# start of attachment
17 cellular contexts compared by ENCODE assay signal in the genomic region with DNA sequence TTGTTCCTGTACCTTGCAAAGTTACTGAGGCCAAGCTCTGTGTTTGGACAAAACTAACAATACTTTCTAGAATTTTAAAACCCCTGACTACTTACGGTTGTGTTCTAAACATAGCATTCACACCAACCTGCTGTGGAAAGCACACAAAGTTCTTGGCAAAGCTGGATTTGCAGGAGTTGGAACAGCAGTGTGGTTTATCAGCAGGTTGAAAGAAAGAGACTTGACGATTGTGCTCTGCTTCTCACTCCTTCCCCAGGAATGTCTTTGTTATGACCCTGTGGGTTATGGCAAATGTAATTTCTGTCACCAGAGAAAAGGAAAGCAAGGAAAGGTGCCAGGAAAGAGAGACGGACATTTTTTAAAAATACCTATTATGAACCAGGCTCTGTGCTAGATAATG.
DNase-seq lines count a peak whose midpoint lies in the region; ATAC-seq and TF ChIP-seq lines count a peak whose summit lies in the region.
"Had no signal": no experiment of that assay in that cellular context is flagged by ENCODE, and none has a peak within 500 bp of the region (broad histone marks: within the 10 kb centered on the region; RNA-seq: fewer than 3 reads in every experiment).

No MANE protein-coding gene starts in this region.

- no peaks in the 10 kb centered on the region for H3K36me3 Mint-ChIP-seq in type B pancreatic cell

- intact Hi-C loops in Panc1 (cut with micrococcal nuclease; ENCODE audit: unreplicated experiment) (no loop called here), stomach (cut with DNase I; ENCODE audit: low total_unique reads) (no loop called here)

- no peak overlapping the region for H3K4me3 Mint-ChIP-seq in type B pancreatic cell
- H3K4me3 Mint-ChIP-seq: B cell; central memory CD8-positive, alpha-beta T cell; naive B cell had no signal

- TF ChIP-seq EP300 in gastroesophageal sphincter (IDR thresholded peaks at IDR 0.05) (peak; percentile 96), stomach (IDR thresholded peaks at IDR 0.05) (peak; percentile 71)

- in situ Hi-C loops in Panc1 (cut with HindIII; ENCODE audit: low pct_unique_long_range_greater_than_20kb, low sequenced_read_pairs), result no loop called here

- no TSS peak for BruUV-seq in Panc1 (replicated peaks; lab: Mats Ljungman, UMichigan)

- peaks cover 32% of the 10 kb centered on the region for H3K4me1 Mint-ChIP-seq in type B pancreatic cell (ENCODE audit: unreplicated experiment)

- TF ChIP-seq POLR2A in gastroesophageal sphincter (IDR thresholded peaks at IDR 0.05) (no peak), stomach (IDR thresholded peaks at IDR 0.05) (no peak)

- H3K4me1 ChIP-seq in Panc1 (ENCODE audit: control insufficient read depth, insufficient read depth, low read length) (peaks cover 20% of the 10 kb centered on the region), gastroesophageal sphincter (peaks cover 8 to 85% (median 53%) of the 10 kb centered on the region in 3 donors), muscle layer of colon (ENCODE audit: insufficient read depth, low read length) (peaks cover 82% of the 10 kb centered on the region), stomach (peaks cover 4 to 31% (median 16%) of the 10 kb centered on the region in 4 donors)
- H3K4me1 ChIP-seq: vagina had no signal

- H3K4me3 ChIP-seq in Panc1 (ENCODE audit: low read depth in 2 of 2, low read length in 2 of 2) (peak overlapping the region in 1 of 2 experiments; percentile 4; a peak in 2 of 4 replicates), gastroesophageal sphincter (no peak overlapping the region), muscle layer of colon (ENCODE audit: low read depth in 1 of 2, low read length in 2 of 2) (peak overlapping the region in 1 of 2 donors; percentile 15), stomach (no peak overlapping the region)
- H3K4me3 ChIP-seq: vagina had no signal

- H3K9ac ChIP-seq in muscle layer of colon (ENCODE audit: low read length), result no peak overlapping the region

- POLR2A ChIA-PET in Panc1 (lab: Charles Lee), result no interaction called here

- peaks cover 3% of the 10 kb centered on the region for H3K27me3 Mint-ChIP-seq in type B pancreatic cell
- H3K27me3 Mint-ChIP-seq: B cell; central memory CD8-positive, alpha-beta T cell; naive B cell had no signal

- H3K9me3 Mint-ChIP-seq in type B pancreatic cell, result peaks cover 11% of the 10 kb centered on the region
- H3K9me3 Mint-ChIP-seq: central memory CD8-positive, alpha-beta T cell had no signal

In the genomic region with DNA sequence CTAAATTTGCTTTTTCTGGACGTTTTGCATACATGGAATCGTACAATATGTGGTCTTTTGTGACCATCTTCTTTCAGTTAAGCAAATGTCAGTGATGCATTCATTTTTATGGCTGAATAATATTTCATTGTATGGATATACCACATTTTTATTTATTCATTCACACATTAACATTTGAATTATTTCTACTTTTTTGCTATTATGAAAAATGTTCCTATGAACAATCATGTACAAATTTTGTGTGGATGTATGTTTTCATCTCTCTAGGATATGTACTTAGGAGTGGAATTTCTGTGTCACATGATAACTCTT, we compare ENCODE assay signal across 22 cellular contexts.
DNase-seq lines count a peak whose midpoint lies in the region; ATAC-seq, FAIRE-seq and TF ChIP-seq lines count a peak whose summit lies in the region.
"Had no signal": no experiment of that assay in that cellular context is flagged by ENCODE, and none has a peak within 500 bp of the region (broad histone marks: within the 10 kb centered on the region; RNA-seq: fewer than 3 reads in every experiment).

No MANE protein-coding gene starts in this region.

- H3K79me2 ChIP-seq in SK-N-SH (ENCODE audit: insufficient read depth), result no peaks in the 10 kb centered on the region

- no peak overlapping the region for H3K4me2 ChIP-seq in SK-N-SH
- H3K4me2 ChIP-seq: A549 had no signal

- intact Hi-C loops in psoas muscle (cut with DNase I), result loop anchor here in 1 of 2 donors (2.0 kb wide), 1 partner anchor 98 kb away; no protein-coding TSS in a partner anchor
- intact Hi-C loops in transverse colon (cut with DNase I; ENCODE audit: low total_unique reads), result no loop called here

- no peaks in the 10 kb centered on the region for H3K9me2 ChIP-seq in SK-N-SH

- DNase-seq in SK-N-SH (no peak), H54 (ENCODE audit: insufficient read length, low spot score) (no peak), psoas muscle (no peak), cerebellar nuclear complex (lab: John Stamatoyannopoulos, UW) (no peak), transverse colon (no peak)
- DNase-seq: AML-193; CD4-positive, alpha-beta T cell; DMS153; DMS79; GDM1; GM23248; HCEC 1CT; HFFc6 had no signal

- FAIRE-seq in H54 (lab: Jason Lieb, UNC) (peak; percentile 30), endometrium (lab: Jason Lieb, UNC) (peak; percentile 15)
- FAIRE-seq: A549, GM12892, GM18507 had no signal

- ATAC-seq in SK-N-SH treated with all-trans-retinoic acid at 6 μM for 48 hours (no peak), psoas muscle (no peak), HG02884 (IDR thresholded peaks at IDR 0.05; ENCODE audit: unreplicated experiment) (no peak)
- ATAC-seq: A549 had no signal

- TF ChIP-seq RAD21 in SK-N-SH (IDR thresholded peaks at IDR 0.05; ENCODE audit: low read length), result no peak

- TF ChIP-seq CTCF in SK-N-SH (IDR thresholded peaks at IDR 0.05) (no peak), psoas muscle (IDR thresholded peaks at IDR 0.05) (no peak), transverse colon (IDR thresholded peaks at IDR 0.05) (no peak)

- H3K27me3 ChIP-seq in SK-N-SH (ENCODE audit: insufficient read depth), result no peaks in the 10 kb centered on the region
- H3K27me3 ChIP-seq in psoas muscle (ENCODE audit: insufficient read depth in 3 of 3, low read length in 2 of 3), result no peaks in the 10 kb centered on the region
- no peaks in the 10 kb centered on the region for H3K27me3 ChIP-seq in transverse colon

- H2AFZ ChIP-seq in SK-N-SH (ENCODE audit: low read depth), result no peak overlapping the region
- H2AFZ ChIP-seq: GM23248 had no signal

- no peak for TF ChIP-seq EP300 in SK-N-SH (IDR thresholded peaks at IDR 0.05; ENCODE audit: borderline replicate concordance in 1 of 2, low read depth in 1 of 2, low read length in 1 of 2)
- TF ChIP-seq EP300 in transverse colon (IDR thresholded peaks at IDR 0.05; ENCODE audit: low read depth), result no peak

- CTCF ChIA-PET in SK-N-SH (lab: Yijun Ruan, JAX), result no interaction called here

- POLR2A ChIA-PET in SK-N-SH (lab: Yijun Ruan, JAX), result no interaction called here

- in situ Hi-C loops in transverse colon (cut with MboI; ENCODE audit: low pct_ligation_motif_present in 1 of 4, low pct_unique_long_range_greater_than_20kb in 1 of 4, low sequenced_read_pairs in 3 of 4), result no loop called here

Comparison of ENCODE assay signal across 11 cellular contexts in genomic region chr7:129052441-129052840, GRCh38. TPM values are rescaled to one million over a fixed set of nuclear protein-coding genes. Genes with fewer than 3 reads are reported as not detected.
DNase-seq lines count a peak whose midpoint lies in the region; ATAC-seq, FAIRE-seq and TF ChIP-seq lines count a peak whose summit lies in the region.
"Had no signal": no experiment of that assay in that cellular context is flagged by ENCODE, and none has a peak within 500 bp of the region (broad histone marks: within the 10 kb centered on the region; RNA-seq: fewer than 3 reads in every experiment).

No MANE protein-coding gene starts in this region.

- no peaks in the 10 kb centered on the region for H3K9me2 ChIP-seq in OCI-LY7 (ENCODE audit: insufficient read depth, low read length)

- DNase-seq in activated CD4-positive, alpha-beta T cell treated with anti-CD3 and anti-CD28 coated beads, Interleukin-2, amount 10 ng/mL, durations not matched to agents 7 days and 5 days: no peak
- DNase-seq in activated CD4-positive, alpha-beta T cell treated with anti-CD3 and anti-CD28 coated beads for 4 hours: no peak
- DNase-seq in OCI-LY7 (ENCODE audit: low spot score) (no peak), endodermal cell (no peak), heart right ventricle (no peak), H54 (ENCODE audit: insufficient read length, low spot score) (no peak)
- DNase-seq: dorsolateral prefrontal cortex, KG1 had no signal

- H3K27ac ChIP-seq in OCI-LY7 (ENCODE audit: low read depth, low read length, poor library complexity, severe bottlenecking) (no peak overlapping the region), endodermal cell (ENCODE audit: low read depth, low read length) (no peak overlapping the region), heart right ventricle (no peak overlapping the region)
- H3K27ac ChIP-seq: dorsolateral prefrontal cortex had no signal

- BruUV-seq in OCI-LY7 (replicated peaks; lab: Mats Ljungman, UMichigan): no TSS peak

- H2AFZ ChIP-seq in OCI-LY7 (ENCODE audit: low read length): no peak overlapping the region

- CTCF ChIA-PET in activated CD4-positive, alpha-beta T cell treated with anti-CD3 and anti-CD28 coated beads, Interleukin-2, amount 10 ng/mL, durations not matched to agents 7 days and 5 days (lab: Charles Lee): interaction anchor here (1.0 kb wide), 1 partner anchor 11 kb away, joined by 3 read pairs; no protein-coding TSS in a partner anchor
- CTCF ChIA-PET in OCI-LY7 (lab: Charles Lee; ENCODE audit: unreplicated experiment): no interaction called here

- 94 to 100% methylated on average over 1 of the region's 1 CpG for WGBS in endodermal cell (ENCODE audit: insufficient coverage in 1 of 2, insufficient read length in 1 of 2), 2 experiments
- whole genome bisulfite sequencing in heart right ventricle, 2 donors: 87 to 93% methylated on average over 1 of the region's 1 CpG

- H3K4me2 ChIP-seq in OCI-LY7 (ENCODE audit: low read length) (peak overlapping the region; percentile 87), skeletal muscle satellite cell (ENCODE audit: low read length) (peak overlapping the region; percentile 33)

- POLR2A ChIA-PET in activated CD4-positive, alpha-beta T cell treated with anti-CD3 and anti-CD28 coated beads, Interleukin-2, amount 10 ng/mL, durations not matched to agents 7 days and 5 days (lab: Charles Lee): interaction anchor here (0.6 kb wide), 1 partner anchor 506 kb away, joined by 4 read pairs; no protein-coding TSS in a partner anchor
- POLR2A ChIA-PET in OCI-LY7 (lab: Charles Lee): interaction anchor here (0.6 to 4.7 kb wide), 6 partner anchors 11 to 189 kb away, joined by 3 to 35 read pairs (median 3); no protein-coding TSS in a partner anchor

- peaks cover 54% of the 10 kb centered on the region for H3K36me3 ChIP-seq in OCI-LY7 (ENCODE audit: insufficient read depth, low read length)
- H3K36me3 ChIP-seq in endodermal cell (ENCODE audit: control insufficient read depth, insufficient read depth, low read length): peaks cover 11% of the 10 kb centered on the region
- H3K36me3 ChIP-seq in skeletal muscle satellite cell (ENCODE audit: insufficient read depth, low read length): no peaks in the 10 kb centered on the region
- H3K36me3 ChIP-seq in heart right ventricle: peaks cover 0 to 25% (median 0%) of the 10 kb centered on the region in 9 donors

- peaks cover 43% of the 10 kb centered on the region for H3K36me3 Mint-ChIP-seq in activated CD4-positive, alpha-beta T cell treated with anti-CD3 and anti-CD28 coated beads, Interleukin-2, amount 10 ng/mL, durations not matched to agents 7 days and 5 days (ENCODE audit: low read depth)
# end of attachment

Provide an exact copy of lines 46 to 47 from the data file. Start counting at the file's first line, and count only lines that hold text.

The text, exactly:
- H2AFZ ChIP-seq: GM23248 had no signal

- no peak for TF ChIP-seq EP300 in SK-N-SH (IDR thresholded peaks at IDR 0.05; ENCODE audit: borderline replicate concordance in 1 of 2, low read depth in 1 of 2, low read length in 1 of 2)